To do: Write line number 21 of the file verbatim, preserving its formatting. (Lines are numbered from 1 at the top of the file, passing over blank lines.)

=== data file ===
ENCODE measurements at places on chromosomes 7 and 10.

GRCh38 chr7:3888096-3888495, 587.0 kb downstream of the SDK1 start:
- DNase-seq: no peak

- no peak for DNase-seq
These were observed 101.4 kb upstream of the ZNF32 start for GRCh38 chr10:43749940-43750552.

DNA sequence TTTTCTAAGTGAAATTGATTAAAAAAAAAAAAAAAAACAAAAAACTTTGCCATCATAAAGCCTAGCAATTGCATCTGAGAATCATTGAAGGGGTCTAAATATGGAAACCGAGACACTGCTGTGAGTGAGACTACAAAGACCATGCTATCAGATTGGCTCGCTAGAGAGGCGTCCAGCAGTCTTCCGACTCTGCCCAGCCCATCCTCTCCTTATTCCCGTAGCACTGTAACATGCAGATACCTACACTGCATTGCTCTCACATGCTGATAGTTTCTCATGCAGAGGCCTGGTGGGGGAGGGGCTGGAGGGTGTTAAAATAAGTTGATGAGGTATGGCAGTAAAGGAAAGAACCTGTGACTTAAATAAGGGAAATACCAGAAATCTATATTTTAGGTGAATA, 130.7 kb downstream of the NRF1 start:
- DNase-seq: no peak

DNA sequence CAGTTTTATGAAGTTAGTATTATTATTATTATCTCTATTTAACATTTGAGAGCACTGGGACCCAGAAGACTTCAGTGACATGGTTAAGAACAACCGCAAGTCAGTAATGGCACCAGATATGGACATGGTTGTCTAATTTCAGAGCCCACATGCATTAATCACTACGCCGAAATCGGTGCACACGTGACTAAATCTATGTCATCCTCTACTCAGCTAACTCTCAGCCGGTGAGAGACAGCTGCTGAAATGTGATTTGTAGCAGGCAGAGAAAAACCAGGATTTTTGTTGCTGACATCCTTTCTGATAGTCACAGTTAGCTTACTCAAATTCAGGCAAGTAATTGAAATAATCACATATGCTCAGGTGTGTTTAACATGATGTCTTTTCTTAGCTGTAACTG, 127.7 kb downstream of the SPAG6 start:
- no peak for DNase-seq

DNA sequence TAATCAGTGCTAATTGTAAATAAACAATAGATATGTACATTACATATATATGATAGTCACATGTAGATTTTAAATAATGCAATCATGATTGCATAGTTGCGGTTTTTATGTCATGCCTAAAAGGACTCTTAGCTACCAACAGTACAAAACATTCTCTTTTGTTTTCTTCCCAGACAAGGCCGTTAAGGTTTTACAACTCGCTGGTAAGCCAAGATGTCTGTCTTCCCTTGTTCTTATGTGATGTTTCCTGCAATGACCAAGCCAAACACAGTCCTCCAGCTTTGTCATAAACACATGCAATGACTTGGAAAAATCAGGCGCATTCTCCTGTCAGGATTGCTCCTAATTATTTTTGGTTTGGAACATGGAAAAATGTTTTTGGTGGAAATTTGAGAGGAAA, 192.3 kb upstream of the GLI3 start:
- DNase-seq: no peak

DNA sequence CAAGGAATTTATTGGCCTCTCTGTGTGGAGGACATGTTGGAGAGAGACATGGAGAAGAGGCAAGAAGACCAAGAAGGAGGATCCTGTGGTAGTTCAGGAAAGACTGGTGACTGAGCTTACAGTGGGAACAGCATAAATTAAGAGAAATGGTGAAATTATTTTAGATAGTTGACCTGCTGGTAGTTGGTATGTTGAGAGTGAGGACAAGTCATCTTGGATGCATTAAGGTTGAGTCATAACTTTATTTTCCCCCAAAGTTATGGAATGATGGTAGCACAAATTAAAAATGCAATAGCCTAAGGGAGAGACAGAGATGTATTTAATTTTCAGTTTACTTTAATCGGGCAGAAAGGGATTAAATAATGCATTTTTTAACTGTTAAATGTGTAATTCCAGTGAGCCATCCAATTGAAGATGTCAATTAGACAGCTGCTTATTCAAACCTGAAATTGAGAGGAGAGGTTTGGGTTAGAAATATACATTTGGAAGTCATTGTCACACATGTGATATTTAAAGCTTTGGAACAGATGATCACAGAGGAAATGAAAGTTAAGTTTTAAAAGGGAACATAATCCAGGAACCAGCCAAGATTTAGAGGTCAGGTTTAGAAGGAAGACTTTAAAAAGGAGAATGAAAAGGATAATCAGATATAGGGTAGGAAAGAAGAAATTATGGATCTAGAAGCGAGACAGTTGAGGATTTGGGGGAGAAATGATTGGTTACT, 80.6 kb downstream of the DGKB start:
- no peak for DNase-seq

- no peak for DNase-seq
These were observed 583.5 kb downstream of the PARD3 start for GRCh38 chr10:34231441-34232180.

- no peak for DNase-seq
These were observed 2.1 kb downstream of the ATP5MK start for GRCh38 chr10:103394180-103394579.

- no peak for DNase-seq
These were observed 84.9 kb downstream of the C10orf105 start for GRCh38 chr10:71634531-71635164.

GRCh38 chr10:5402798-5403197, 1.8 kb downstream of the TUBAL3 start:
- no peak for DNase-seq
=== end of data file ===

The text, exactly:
- no peak for DNase-seq